Top 5 Best Marching Snare Drum for Beginners

These snares are going to be the best for beginners, so we won’t be recommending the likes of the Ludwig Acrolite or the Yamaha SFZ. The list below will compromise of exclusively entry-level snares with only a couple kits that are a little more high-end but nothing on this list will be more than $250 and in fact, most of the list will be in and around $100.

ModelName/ RatingSummaryCheck Price

    GP Percussion SK22

Score:    (4.60 / 5)

Perfect starter snare. Complete kit. Greta to practice rudiments
AMAZON

    Pearl SK900C

 Score:    (4.70 / 5)

The best student snare drum kit for under $200. Includes wheel case
 
GUITAR CENTER
MUSICIAN'S FRIEND

   Aileen Lexington Student Steel Shell Snare

Score:    (4.25 / 5)

Inexpensive lightweight snare, ideal for marching students
AMAZON

    Yamaha Power-Lite Marching Snare Drum 

  Score:    (4.65 / 5)

Quality shell and head. Can be used in amatuer marching by beginners or intermediatesMUSICIAN'S FRIEND MUSICIAN'S FRIEND

  LAGRIMA Marching Snare

Score:    (4.00 / 5)

Stunning finish and build for a budget snare. Great for beginner marching
AMAZON

 

GP Percussion SK22 Complete Student Kit

Best Marching Snare Drum for Beginners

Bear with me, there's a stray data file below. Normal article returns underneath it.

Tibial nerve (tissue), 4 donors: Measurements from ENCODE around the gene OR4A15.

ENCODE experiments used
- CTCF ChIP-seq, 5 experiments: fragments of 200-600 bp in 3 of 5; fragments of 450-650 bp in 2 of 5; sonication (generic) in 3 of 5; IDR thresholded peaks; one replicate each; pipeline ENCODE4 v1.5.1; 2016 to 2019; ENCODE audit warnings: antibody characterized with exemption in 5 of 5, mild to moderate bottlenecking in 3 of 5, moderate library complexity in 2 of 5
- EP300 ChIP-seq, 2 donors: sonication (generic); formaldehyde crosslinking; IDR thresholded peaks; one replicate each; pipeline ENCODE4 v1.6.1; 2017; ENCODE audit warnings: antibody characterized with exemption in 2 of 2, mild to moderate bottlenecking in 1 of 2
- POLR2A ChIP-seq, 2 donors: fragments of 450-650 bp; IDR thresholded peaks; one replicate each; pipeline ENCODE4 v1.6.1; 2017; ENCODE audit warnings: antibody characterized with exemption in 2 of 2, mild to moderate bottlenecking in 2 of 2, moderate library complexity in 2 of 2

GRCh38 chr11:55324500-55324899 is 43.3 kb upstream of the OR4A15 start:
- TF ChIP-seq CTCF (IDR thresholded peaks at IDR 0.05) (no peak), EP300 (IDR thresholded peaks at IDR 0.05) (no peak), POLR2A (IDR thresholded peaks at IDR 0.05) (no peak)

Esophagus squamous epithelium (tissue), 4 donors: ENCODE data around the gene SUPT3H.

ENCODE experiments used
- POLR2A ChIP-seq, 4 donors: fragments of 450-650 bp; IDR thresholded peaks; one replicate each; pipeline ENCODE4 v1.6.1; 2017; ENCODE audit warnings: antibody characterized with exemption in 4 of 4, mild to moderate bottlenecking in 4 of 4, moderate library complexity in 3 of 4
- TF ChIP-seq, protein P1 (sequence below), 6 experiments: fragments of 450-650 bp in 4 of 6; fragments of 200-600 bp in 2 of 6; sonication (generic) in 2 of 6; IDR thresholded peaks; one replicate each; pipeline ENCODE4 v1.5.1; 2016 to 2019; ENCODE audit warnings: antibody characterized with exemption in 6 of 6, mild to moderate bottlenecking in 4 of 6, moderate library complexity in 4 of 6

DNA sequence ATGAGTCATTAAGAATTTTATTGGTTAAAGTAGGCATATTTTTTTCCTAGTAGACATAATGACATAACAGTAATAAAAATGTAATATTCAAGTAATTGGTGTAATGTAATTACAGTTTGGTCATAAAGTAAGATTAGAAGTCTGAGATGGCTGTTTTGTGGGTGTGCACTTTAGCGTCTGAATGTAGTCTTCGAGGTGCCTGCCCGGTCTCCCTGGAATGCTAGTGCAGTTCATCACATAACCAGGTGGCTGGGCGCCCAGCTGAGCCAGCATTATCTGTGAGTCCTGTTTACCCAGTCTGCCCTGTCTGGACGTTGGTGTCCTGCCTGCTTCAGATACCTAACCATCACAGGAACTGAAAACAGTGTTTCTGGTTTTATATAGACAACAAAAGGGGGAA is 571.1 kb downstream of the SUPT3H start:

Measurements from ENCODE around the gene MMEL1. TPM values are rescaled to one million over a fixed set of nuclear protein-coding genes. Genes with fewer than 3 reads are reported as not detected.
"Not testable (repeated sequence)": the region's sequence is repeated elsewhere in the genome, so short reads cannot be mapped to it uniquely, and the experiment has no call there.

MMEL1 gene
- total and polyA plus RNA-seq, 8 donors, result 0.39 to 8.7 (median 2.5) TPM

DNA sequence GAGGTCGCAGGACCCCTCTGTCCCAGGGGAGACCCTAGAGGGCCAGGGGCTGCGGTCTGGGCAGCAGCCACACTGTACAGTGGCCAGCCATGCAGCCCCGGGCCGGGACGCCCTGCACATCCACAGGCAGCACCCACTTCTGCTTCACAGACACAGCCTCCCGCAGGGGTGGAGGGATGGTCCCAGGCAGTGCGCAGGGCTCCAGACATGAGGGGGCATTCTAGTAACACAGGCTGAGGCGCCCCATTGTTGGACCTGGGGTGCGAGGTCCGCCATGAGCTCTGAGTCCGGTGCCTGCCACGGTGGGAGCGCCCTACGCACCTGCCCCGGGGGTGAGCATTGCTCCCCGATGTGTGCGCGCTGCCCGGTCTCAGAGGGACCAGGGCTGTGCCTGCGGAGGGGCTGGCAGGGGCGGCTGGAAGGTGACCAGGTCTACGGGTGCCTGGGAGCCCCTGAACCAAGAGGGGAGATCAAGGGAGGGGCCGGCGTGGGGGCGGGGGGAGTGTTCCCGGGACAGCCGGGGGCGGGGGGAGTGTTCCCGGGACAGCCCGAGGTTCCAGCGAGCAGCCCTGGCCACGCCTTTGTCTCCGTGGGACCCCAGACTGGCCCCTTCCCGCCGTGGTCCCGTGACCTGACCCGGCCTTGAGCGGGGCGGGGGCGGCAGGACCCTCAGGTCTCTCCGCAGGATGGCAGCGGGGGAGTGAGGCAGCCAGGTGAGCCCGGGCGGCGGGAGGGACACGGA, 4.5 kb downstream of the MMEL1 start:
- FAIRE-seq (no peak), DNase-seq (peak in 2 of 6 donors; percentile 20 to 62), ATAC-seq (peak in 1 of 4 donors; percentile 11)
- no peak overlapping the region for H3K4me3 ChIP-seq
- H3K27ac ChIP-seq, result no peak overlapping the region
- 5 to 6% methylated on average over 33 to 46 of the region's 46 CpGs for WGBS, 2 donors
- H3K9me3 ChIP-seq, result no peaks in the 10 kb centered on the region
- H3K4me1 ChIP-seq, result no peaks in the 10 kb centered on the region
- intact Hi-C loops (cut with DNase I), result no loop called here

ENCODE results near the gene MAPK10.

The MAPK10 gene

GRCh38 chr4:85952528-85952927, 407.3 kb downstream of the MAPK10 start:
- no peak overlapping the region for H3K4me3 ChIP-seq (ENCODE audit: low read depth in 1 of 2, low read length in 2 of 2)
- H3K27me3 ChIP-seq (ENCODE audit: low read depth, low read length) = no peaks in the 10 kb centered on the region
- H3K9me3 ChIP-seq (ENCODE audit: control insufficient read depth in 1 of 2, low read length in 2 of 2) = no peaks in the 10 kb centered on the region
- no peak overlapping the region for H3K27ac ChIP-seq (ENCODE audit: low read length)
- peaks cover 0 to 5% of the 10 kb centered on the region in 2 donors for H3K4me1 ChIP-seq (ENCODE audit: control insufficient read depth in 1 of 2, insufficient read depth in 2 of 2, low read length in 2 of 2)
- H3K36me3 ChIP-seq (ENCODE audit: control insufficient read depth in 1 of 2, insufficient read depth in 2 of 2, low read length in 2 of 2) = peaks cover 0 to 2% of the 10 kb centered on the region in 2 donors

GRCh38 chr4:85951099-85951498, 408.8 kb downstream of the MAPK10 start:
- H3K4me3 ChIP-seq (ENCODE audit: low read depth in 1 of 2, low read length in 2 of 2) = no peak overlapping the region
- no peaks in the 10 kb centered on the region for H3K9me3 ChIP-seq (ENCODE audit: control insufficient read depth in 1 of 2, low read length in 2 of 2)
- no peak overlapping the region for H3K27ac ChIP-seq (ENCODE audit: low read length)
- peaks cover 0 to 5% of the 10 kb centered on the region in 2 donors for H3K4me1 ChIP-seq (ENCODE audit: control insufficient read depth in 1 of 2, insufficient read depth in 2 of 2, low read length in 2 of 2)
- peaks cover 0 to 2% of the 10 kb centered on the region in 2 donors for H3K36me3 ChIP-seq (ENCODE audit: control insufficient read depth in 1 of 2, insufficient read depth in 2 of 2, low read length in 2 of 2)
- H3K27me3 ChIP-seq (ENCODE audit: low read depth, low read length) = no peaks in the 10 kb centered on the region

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In our top spot is the ultimate student snare drum kit by GP Percussion who are known for their entry-level kits and have shown why with this solid snare starter set. The snare head itself is 14″ and comes with a double-braced stand, drumsticks, a rubber practice pad to mute the sound and a padded, nylon backpack with shoulder straps and carry handle and all of this for under $100. This kit represents incredible value for money and is everything a student will need to get practicing. The drum sounds remarkably good for something so inexpensive and is responsive with a good bounce, although the first time it is played you may need to use the provided drum key to tighten and tune it. Once you have, however, you will realize that it is actually a pretty decent starter snare. It is not going to be used in a concert any time soon but it’s perfect to practice paradiddles, rolls and the rest of the rudiments. It seems durable and like it can take quite a hammering which is, of course, a major factor when choosing your drum for marching. The ‘not so good’ is that the stock drumsticks are not great so you may want to buy some new marching sticks (LINK) which are cheap and so don’t pose a problem. One other thing is that the rubber pad will smell of a spare tire when you first get it (which is quite standard with lower end pads) so you may want to give it a couple of washes to lessen the smell.